Classic Computer Magazine Archive COMPUTE! ISSUE 149 / FEBRUARY 1993 / PAGE S2

How to multitask with Windows. (Software Review) (Compute's Getting Started with Windows Utilities) (Evaluation)
by Dan Gookin

Until recently, few DOS users have been interested in multitasking (the ability of a computer operating system to run more than one program at a time), Who really needs to do that? After all, you have only one monitor, one keyboard, and one head, so how could you run two or three programs at once? Most of us have enough trouble running just one program.

What we've learned with Windows is that running two or three programs at the same time isn't the issue. What's more important is having access to more than one program; being able to quickly switch from one application to another--without losing your place or your chain of thought--is really what multitasking is all about.

The average user may actively run two or three applications on his or her computer. Much time is wasted switching among them. For example, you create a budget in your spreadsheet, then you have to quit that application and start your word processor to write the proposal. Often times you must quit the word processor and return to the spreadsheet, moving back and forth between the two programs several times, before your work is complete. That's a lot of effort when you consider that a computer is supposed to make things easier and save you time. Enter multitasking.

With multitasking you can run both your spreadsheet and word processor, or any number of programs, simultaneously. You still only use one of them at a time. That program is considered to be in the foreground. The other programs, the ones you aren't currently working with, continue to spin in the background. The whole point is that you never need to quit one application and restart another. Everything is working all at once, so that you can navigate by switching from one program or task to another instead of by stopping and starting.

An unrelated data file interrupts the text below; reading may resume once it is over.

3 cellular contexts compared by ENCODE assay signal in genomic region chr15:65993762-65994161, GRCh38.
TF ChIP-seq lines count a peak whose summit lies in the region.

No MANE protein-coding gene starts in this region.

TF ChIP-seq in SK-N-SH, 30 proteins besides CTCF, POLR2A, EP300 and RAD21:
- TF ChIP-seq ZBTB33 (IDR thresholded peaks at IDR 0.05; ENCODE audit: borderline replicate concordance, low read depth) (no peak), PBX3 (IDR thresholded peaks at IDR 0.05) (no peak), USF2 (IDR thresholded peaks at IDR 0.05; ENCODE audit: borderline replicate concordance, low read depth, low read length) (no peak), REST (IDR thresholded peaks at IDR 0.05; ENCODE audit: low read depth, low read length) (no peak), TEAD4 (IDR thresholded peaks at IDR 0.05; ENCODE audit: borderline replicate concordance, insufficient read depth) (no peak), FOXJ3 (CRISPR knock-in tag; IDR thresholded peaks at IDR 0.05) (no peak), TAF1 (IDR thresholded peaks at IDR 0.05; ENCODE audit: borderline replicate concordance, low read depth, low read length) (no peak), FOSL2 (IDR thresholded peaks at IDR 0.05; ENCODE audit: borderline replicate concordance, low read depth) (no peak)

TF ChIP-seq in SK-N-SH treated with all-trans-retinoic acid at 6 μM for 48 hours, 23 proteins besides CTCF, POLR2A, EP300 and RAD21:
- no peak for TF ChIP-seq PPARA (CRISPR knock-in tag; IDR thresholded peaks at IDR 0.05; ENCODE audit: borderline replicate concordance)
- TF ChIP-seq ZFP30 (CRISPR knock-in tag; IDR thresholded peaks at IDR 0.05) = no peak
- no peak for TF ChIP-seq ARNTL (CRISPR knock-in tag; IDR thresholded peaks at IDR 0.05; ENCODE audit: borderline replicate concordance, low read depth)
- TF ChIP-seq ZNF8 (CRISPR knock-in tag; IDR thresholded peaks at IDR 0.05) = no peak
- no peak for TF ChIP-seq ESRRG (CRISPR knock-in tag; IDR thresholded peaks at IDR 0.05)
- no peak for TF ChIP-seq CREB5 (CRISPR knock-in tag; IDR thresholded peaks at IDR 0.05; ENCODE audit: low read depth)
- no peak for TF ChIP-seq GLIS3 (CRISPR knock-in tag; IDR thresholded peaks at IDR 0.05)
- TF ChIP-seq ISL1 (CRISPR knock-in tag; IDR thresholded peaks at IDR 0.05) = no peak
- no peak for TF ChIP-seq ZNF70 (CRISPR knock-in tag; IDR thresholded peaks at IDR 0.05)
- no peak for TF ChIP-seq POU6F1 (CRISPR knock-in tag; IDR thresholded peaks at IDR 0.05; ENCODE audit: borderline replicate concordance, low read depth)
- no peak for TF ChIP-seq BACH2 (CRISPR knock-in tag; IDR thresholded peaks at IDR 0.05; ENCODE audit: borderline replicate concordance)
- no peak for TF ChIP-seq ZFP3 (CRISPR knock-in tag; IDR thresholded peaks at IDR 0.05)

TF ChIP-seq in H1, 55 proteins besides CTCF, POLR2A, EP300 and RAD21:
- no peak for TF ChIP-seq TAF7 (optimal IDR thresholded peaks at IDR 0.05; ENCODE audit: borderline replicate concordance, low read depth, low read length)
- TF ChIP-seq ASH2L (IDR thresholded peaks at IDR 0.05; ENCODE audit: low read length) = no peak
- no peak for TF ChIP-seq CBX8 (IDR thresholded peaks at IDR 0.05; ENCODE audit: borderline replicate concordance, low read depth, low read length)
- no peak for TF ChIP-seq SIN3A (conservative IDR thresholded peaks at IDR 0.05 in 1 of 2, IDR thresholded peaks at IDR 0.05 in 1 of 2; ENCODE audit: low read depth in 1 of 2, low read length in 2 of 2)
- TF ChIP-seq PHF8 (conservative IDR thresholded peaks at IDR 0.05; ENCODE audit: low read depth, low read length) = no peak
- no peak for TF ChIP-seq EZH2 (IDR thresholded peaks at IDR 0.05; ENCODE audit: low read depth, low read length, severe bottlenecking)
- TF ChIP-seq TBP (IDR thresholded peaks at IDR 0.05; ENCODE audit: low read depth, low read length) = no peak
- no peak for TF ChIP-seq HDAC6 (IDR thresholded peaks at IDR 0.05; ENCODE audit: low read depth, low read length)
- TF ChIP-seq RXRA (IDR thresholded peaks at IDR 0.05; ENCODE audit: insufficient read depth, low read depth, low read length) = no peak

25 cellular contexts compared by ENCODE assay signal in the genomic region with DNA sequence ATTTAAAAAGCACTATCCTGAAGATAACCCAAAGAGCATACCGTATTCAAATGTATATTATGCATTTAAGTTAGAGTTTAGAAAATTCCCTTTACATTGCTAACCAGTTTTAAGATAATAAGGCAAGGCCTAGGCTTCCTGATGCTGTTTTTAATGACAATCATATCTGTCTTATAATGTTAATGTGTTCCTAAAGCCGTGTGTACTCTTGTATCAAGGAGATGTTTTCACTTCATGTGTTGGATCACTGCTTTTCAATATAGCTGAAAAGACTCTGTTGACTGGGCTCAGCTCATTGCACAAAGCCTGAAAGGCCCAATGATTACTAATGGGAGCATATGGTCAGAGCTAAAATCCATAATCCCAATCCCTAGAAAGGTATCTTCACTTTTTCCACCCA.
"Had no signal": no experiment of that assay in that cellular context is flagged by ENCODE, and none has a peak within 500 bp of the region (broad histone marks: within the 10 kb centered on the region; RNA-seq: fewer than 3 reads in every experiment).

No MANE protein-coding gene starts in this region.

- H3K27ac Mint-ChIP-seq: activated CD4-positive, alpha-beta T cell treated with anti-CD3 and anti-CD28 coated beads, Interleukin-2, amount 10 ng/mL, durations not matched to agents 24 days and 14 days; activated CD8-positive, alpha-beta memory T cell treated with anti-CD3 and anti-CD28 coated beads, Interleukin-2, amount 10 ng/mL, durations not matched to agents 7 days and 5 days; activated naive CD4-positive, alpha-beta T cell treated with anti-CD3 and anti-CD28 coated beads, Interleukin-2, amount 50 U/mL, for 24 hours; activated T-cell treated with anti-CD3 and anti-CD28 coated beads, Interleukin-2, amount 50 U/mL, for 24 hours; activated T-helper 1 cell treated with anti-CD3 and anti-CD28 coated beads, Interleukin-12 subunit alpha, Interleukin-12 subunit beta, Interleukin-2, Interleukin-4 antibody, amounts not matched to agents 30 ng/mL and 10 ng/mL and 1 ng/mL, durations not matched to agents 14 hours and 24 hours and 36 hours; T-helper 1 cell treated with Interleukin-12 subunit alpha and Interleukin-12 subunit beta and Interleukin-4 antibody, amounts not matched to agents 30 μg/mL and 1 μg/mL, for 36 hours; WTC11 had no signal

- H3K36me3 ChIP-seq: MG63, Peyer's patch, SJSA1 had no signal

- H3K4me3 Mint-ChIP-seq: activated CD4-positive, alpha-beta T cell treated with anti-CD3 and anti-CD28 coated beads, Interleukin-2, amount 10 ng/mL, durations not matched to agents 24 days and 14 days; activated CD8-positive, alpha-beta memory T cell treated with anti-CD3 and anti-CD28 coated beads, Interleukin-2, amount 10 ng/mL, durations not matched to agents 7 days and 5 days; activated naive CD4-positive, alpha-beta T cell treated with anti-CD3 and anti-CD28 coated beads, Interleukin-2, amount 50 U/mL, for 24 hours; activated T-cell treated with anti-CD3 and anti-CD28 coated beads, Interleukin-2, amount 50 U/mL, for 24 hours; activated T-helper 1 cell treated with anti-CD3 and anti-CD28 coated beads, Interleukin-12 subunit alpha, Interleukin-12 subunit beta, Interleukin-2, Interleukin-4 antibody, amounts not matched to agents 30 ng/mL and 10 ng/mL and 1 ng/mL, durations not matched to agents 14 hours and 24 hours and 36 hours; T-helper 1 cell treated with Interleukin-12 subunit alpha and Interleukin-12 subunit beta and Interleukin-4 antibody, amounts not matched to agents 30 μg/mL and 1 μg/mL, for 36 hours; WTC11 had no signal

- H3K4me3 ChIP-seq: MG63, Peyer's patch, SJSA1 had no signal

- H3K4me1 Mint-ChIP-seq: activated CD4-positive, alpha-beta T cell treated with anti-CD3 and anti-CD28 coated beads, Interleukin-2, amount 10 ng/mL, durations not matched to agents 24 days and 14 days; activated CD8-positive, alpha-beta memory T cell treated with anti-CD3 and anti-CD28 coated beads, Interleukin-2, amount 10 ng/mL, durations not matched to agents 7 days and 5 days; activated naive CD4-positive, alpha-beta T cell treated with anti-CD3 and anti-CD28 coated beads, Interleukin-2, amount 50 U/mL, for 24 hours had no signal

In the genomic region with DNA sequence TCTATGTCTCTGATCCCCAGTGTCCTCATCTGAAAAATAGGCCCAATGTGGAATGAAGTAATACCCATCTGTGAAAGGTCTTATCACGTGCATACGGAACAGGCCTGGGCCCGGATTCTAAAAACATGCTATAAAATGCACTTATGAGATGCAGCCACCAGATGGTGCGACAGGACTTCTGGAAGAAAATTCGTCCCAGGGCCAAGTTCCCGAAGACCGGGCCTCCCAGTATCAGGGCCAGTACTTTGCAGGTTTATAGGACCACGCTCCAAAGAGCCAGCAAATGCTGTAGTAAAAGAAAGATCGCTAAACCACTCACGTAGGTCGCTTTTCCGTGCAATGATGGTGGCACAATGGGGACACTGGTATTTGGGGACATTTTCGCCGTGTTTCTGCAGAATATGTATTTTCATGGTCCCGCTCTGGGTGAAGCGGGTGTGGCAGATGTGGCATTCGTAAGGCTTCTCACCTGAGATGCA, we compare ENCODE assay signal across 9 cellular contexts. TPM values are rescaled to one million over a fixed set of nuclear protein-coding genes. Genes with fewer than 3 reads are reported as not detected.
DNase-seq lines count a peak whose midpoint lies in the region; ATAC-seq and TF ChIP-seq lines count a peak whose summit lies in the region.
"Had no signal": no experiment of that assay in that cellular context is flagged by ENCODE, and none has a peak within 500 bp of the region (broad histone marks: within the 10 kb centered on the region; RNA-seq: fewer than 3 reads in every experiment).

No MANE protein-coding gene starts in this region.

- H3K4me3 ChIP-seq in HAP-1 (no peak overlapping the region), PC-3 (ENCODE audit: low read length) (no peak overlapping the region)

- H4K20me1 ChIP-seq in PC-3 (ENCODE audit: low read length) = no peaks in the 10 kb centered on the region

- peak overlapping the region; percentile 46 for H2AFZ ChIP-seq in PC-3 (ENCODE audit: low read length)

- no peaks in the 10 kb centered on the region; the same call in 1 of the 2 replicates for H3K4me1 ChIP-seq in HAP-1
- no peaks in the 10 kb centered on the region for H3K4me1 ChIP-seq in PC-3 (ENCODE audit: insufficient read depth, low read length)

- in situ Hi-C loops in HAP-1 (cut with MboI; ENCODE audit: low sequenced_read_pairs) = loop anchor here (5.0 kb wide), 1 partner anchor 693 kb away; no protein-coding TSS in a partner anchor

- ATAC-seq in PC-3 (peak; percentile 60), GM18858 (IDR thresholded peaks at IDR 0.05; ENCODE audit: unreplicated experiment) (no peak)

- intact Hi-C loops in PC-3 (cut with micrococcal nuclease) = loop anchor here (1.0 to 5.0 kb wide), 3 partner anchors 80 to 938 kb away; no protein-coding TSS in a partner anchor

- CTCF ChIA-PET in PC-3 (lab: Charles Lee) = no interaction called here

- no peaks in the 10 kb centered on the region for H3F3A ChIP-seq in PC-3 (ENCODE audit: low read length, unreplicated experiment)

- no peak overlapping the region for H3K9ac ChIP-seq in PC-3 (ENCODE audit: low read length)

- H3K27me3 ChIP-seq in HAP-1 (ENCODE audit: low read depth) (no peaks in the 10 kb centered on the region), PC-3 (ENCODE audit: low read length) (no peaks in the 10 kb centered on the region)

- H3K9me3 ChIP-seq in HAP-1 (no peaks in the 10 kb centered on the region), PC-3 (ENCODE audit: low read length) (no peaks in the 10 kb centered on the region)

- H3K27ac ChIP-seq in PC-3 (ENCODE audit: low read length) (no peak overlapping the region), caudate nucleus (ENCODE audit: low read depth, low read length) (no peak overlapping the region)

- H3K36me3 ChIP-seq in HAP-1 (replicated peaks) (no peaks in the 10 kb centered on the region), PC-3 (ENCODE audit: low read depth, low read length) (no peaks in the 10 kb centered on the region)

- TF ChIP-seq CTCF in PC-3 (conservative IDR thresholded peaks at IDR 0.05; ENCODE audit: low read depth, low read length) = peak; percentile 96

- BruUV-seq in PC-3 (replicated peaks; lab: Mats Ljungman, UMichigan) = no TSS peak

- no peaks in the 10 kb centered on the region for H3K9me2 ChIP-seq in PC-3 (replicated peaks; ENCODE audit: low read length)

Of course, not every program in the background sits and twiddles its thumbs. That's because thumb twiddling requires processor time. So when they are shoved out of the way, most programs will spend their idle time doing nothing. That leaves more computer muscle available for the program in the foreground, the one you're currently working on. Other programs, those that don't require your immediate attention, may be able to continue working in the background. For example, programs that print, sort lists, massage data, download information, or any application that doesn't require your direct attention, can be switched to the background. Since you're not tied up staring at Printing Page 113 or waiting while downloading a program, you can get more work done on the program in the foreground.

All the marvels of multitasking are lost on most PC users: DOS is completely unable to multitask. It's true that some applications, such as the DOS Shell program, will let you run several programs at a time and switch among them. But the DOS Shell is only a task switcher; the programs you don't see are suspended in time, and there's no way to easily share information between the programs. A better solution is Microsoft Windows, which is the closest thing most PC users have to an integrated multitasking operating system.

Learning to Juggle

Most of Windows' multitasking abilities are overshadowed by its graphical appeal. This is sad because Windows is fully capable of running several applications at once, allowing the applications to share information, and letting you easily switch between them. Even so, the manner in which Windows does this could stand some improvement.

For example, there are three ways to start or launch a program in Windows:

* Find or create an icon for the program and double-click it using the mouse.

* Select Run from the Program Manager or File Manager's File menu, then enter the program's name.

* Locate a program icon and double-click it.